“B.K.” was driving on a two-lane road one Sunday afternoon with his mother in the front seat and his brother and sister-in-law in the back seat when his life was forever changed. B.K. was struck head on by D.C.
D.C. had spent the day drinking with a friend and had stopped at a restaurant less than five miles from the point of the accident where D.C. had been served several drinks. D.C.’s blood alcohol level was more than twice the legal limit.
As a result of the terrible wreck, B.K. received devastating injuries, which included multiple broken bones, facial fractures, and loss of vision. B.K.’s mother, brother, and sister-in-law were all killed in the accident.
As one would anticipate, D.C. had virtually no insurance. Stephenson, through his thorough and detailed investigation, was able to prepare claims against the restaurant and those that provided the alcohol.Stephenson pursued dram shop claims against those responsible CASE SUMMARY
D.H. was a competitive bicyclist who was riding in preparation for a cross-country fundraising ride. In the spring of 2010, D.H. was riding across an old steel-grated deck bridge in Shelby County when he hit a hole in the bridge and flipped over the handlebars of his bike. The impact to the bridge decking caused severe injuries to his face, teeth, tongue, and elbow.
Through the investigation, they were able to learn as early as 1998, the bridge inspection reports showed the bridge in question needed to be replaced. The county never authorized additional inspections. The county obtained $844,000 in funding for the replacement of the bridge in 2000, but the Historical Society and adjacent property owners wanted the bridge repaired rather than replaced.This crash could have been avoided if the inspectors and county had done their jobs. CASE SUMMARY
Our client (“D.W.”) was a front-seat passenger in a vehicle that was struck by a UDF truck making deliveries. D.W. received broken arms and legs, as well as internal injuries. Stephenson was retained by D.W.’s personal counsel to prepare and try the case. Discovery determined that the UDF driver had multiple driving violations. Stephenson retained numerous experts to show the jury the devastating effects of the injuries. Before trial, the defendant’s company stated that a jury in a small southern county in Indiana would never return a verdict for $1 million in this case.The defendant was correct; the verdict was twice that amount. CASE SUMMARY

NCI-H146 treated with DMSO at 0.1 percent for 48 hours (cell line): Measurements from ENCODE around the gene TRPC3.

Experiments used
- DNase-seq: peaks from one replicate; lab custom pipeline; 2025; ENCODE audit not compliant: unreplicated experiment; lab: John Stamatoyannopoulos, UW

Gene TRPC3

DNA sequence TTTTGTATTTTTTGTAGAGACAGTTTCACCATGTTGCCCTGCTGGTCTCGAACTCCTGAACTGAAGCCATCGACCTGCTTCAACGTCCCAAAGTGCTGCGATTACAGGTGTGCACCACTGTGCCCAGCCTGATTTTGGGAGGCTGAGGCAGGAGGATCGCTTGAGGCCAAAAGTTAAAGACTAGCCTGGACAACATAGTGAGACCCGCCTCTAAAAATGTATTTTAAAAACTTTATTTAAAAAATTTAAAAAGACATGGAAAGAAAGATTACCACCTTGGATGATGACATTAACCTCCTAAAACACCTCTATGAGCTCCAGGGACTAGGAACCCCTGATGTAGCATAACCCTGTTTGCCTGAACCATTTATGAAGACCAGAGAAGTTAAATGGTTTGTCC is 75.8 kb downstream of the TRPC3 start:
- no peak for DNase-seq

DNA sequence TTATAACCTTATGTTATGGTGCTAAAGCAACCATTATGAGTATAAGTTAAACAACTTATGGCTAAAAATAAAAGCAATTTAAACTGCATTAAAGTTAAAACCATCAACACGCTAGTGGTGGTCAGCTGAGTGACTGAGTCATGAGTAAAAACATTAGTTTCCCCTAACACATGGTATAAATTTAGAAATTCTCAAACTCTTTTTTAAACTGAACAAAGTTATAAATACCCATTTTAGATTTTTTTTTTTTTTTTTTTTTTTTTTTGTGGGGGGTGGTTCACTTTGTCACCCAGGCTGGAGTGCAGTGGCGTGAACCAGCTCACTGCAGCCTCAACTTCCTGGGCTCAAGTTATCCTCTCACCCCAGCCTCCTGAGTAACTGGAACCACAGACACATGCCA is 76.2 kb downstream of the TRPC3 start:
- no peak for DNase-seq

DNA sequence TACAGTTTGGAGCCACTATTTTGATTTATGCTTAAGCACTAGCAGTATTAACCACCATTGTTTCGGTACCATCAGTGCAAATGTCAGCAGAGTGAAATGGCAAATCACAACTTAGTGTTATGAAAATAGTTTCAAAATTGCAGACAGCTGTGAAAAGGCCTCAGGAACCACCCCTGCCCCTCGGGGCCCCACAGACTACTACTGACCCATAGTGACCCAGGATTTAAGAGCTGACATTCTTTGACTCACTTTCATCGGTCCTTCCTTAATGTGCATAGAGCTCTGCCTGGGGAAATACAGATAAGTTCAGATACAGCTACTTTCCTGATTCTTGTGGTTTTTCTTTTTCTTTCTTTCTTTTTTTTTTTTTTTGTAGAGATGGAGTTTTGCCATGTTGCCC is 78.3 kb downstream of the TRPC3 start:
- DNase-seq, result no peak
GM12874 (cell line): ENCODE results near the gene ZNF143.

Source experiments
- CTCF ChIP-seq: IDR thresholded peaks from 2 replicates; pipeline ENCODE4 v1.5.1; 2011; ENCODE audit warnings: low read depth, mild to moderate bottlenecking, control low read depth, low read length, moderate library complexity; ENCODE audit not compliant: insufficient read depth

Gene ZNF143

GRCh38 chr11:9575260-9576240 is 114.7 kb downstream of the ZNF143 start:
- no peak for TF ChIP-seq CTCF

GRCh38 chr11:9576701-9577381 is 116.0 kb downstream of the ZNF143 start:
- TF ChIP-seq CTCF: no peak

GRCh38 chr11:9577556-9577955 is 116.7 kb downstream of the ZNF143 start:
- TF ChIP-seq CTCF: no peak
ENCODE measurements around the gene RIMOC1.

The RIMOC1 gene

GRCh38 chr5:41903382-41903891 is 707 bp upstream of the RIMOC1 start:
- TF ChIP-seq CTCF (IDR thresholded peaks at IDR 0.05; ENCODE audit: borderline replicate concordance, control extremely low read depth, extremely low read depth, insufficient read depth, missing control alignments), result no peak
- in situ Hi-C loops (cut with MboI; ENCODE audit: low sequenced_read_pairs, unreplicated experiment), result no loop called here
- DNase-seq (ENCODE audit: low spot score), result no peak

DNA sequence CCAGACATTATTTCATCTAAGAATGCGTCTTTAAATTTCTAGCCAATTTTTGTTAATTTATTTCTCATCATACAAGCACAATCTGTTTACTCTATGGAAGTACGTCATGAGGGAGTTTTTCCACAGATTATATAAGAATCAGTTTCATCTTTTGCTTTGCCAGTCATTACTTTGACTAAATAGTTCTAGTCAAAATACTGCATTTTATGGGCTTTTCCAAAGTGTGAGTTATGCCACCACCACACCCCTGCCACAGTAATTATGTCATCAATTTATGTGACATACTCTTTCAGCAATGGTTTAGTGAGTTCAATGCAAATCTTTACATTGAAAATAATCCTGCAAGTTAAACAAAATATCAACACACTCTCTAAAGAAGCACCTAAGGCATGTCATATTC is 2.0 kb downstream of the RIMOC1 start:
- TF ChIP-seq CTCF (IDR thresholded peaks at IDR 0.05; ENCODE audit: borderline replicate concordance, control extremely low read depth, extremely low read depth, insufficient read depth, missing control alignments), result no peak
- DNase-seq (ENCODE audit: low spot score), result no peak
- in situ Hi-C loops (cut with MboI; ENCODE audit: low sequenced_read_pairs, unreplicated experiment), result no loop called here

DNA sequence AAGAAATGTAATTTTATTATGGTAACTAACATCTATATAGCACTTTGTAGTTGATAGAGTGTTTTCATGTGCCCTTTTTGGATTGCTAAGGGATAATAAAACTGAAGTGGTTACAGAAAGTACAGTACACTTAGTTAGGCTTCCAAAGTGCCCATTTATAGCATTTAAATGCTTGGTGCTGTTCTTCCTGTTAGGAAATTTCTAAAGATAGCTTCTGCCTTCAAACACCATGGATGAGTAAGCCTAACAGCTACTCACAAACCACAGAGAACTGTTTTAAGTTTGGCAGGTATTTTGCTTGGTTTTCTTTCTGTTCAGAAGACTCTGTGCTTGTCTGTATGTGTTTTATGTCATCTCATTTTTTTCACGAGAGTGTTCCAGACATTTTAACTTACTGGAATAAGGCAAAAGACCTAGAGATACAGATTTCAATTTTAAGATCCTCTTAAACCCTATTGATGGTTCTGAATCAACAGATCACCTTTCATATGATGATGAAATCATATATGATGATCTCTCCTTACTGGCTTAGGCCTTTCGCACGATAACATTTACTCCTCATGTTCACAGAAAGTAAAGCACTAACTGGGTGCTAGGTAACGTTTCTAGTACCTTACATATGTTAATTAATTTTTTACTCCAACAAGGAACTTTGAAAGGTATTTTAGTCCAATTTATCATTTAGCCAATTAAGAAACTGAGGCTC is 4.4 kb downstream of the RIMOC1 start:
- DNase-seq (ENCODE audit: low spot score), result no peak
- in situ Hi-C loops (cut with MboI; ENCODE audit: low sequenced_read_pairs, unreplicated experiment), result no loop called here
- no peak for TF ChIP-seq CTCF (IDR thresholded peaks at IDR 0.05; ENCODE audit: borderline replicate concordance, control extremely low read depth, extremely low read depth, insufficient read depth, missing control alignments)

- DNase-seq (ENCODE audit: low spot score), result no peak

Most of us consider Memorial Day weekend to be the start of summer -- the perfect time to visit family or enjoy the outdoors. About 35 million of us took to the road in 2017, driving more than 50 miles over the holiday weekend, and 2018 may be shaping up to surpass that figure. Don’t set out on your trip until you learn why Memorial Day weekend is the most dangerous one to be on the road. The Riskiest Holiday Weekend All Year Did you know tha...
Mike Stephenson is a Super Lawyer in Indiana along with many of his peers at McNeely Stephenson. This is one of the highest honors an attorney can achieve
The AV Preeminent Rating from Martindale Hubbell is the HIGHEST RATING and considered a significant accomplishment. It is a peer-reviewed process reflecting that other attorneys rank Mike Stephenson at the highest possible level of professional excellence.
Attorney Mike Stephenson is a proud member of The Litigation Counsel of America’s Honorary Society. A close-knit, peer-selected, and aggressively diverse honorary society of 3,500 of the “best trial lawyers” in the country. Less than one-half of one percent of American lawyers, vigorously vetted for skills, expertise, and service; an invitation-only collegial network.
The American Board of Trial Advocates is an invitation-only organization for attorneys of “high personal character and honorable reputation.” ABOTA works for the preservation of the civil jury trial, “Justice by the People,” and supports the right of a jury trial.
Our attorneys are proven advocates and trial attorneys. They have served as lead trial counsel in more than 100 civil jury trials, and have handled litigation in 18 states